Official White House Photo by Pete SouzaREPORTER’S NOTEBOOK By ABC’s MARY BRUCE and HANK DISSELKAMP
(WASHINGTON) — Covering the White House is an amazing honor and privilege and, sometimes — as a recent trip to Panama for the Summit of the Americas proved — a mad, harried scramble.
Here’s a behind-the-scenes look at what it’s actually like to be part of the traveling press corps on a major international trip with President Obama:
Wake Up and Dust Someone
It’s 9:30 a.m. and the press pool, the small team of reporters and photographers who follow the president’s every move, is covered in thick dust.
Marine One, the president’s helicopter, had just made an unexpected landing on an athletic field near the Panama Canal.
Reporters, me included, were so busy looking up at the skies as Marine One flew overhead, that none of us noticed the dustbowl beneath out feet.
Before we had a chance to think twice, we were sandblasted, caught in a massive dust storm. My shoes had turned to sandboxes and I could feel the grit in my teeth. But there was no time to waste (or bemoan the fact that we were still at least 14 hours away from our next shower).
Seconds later we were in the motorcade, picking grass out of our hair as we race toward the Panama Canal for the president’s surprise visit to the engineering marvel, one of the rare moments when the president gets to play tourist.
And this was just the start of the day. From the Canal we zoomed to a nearby hotel, bouncing over bumpy roads, so the president could attend a full day of meetings.
“We’re running!” is a phrase heard often from our wranglers, the tireless White House press aides who corral and advocate for the press pool. They guided us as we raced up and down stairs, our camerawoman hauling 45 pounds of gear, and zipped into elevators on our way to capture a few minutes or sometimes just seconds of the president’s meetings.
The pool is usually brought in at the top or bottom of these gatherings to capture brief remarks from the president and foreign leaders or sometimes just a handshake between them. Being in the right place and the right time is critical.
Mary Bruce/ABC NewsA Door Slams Shut
While being with the White House definitely has its perks, those advantages are often challenged on foreign soil. The wranglers have to vie with the foreign press and local representatives to make sure we get access to the president’s events.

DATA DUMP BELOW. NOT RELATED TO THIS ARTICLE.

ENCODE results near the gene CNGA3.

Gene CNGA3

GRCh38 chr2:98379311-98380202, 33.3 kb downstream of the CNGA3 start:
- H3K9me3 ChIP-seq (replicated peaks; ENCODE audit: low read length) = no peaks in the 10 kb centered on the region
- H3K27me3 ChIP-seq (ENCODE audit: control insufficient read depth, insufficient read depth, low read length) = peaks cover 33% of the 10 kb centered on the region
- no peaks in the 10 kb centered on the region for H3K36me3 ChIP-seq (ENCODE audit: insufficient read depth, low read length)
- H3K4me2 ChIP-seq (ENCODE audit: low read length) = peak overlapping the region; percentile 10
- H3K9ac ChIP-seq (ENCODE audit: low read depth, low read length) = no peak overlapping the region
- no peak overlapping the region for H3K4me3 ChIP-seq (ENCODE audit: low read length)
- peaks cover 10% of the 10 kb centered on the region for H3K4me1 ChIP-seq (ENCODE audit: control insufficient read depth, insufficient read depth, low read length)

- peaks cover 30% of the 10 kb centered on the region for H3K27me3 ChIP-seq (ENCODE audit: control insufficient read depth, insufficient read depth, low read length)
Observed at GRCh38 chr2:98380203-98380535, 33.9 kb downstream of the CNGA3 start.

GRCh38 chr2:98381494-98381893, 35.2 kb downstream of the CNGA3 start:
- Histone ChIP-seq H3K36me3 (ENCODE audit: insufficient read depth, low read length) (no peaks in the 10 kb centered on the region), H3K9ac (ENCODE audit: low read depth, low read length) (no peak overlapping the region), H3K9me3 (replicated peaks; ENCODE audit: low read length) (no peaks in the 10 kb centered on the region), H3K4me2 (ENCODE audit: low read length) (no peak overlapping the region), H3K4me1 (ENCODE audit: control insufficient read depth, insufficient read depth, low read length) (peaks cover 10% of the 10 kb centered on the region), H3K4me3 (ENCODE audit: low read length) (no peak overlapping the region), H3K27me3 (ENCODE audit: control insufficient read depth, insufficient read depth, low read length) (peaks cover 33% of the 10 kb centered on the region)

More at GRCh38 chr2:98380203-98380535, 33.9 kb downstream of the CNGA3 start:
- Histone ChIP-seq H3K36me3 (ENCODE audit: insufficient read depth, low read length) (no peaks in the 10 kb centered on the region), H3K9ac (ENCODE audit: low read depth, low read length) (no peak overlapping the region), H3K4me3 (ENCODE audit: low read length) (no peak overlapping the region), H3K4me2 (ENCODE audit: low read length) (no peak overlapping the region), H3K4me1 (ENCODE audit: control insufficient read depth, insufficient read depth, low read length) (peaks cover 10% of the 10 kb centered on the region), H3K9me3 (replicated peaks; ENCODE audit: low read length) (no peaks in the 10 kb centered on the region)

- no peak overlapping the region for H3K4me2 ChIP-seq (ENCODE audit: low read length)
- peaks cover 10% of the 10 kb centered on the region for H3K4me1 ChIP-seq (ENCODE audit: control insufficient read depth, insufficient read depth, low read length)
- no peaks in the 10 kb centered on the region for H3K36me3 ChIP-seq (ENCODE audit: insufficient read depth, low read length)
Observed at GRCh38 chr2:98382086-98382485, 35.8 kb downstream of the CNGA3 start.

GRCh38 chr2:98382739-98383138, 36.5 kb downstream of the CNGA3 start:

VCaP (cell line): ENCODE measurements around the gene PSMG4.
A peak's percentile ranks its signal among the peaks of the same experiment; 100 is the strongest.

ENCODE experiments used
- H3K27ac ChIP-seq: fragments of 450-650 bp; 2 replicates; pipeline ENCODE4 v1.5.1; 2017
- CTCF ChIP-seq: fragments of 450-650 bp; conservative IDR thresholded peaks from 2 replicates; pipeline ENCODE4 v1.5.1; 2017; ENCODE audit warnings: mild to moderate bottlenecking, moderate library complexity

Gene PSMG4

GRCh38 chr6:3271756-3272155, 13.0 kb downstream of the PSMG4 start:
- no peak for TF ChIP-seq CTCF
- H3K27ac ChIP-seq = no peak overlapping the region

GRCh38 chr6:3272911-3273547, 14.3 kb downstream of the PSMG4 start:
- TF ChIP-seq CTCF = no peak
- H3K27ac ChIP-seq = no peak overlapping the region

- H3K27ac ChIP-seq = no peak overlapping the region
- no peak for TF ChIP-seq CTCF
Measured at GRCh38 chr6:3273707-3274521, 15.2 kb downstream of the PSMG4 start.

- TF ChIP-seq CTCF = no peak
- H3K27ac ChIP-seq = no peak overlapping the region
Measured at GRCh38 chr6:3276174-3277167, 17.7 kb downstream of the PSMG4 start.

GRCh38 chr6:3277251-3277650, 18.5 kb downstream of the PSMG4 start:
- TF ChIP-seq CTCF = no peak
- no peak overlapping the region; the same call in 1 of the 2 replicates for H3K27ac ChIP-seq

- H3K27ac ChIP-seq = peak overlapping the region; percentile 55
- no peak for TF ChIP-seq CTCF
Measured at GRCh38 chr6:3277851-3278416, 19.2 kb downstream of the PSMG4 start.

Sounds easy enough, but it can lead to some dramatic skirmishes.
In Panama, we found ourselves elbowing our way through aggressive media scrums to get to the front of the pack and capture those images that would later grace broadcasts and front pages around the world.
At one point, we got into a heated clash with Panamanian authorities. We had just sprinted from the press vans, which are located toward the back of the president’s lengthy motorcade, up to the side door of a hotel where the president was set to deliver remarks on civil society, only to find the door slammed in our face, literally.
Mary Bruce/ABC NewsOur wranglers and the advance press aides shouted to colleagues inside, but to no avail. The local authorities were not convinced.
Meanwhile, the president was taking the stage inside.
After a few quick phone calls, we were ultimately let in, though we still got some dirty glances from the local officials as we ran past to capture the last few minutes of Obama’s speech.
Expect the Unexpected
The day is choreographed to a T. But sometimes the president has other plans in mind.
It was 10:30 p.m. and the president was attending a formal dinner for summit leaders and, although we were an hour and half behind schedule, he was still expected to stay for hours.
The pool was just settling in for what was expected to be a long hold. While a lot of the day is a mad dash, there is also a ton of waiting around.
Hungry reporters were just lining up to hit the buffet — media outlets pay for all of the press amenities provided on these trips — when we were told to race back to the vans.
Mary Bruce/ABC NewsThe president had decided not to stay, after all.
Dishes clashed and clanged as we dropped everything, grabbed our gear and ran.
Just as we reach the vans, “kaboom,” a loud blast is heard. It’s impossible not to think about security concerns when traveling with the president. We instinctively look toward the Secret Service agent assigned to travel with us and he isn’t flinching. The boom was just fireworks erupting overhead.
Moments later we are rolling once again, but this time back to our hotel and, finally, to those much-needed showers.
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